Yes, Linux does have documentation on how to set up RAID 5. No, there is nothing to tell you all the options or the advantages and disadvantages of each option. You end up with a RAID 5 array that cannot be repaired easily.
When you set up RAID 5 on a typical computer, you end up with defaults that are overly complicated because they are designed to give you features you cannot use. Why have RAID that can expand in size if your computer cannot fit more disks or your motherboard does not have connections for more disks? The Linux RAID configurations should start from simpler defaults.
RAID 1 has two disks back to back replicating the data. There is also a RAID 0, which is not RAID because it has no redundancy, and should be called AID 0. AID 0 has the disks end to end to increase storage capacity but not reliability or speed. If you have four disks, you can put two together in AID 0 then the other two together in AID 0 then join the two AID 0 arrays as one RAID 1 array, a configuration sometimes called RAID 10.
Your four disks can also be configured as RAID 01, a system often called RAID 10. What you do is connect two disks in RAID 1 then connect the other two disks in RAID 1 then join both RAID 1 disks in an AID 0 array.
Which is better, RAID 01 or RAID 10? Both will break horribly when one disk breaks. With RAID 10, you break the outside AID 0 array first and that destroys all the data across all the disks.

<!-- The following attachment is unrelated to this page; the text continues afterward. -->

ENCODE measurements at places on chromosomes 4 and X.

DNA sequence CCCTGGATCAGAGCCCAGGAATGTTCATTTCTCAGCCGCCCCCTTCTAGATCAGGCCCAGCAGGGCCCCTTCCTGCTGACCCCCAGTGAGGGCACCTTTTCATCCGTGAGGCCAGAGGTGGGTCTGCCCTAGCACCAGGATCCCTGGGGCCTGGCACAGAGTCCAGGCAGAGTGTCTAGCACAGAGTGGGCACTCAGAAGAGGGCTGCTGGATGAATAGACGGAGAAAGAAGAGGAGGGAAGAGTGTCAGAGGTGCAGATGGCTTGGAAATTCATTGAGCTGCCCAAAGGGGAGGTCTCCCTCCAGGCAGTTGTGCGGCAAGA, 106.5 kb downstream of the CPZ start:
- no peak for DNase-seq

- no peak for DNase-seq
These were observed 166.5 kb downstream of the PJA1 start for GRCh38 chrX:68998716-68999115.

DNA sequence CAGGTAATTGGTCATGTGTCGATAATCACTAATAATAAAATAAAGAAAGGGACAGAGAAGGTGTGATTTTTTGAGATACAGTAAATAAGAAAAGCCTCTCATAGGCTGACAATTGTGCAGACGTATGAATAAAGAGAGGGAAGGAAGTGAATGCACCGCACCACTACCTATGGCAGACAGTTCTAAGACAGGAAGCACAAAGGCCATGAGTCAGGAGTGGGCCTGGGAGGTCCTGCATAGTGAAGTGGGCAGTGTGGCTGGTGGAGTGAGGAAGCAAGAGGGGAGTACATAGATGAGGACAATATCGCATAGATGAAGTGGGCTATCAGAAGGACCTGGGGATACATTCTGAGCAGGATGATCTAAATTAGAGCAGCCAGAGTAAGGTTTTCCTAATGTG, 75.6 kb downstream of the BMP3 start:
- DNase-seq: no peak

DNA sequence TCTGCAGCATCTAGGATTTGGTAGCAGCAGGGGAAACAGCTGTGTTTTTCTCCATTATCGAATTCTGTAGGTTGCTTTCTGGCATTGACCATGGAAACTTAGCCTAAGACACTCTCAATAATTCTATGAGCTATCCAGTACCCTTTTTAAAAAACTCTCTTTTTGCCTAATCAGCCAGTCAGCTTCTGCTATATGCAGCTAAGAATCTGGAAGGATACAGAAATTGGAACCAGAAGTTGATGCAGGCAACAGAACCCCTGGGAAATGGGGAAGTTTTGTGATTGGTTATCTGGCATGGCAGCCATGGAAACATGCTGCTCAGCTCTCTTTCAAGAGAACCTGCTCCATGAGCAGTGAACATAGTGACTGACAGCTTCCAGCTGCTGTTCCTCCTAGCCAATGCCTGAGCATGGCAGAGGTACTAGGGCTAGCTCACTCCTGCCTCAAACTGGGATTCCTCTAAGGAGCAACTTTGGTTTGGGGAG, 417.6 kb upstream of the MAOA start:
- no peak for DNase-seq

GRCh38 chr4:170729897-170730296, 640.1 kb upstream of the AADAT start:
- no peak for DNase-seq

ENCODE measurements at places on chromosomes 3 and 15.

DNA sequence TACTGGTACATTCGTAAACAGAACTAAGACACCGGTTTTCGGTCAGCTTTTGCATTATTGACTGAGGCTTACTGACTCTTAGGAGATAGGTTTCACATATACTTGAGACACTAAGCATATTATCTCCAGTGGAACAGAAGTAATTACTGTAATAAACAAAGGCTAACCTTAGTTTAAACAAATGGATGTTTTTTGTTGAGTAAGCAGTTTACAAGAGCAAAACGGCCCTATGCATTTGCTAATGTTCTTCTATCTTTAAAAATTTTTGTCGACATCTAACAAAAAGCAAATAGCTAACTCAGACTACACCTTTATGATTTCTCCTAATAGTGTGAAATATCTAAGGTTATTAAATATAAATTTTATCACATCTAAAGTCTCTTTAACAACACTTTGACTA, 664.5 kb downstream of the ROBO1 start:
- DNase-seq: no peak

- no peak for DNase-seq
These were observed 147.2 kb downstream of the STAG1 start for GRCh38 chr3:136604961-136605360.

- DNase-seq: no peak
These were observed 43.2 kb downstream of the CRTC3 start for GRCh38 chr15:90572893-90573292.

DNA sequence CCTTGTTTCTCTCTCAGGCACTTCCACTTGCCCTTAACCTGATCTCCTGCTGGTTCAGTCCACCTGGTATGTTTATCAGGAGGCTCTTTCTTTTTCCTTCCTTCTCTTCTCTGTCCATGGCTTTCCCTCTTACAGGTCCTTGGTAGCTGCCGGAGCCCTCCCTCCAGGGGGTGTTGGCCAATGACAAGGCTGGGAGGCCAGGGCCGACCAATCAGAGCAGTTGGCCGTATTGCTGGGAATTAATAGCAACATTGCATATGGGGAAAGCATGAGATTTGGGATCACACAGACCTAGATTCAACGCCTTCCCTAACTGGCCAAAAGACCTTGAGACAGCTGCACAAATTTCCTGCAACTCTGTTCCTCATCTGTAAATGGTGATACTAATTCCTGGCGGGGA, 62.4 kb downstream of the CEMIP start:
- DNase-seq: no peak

RAID 01 is slightly better. With RAID 01, you will have to break the RAID 1 array then repair one of the AID 0 arrays then join the repaired AID 0 array back to the working AID 0 array and recreate the RAID 1 part of the array and hope the AID 0 arrays within the RAID 01 array replicate in the right direction. You end up with your server down for the whole creation time. RAID 5 is usually a better approach for four disks.
Some hardware RAID controllers are better than the Linux software for helping you recover while other hardware controllers are more insanely difficult than the Linux software.
The good parts
RAID is faster than separate disks. RAID 1 takes the same time to write to two disks as it takes to write to one disk and writes can be twice as fast because they can be spread over two disks. RAID 5 can be faster for large reads and writes because it can spread the work over several disks.
The bad parts
Some RAID software confuses everything by throwing in striping and other complexities where they have no advantage and make recover worse. The most common error is to try to stripe RAID 1 instead of just replicating. The next error, which appears to be only in Linux, is to destroy disk partitions in RAID 1 and replace them with something that is not replication.
Linux is the worst
When you use RAID 1 on Windows and leave the stupid dynamic partitions options switched off, each disk is loaded with a pure clean NTFS partition. You can remove one disk and keep the disk as a backup you can access anywhere. Linux hates anything that simple. A huge slice of Linux developers are ex Unix developers and want everything built by them to be more complicated than anything ever built by anyone else. When you remove a disk from a Linux RAID 1 array, the files are not accessible. STUPID!!!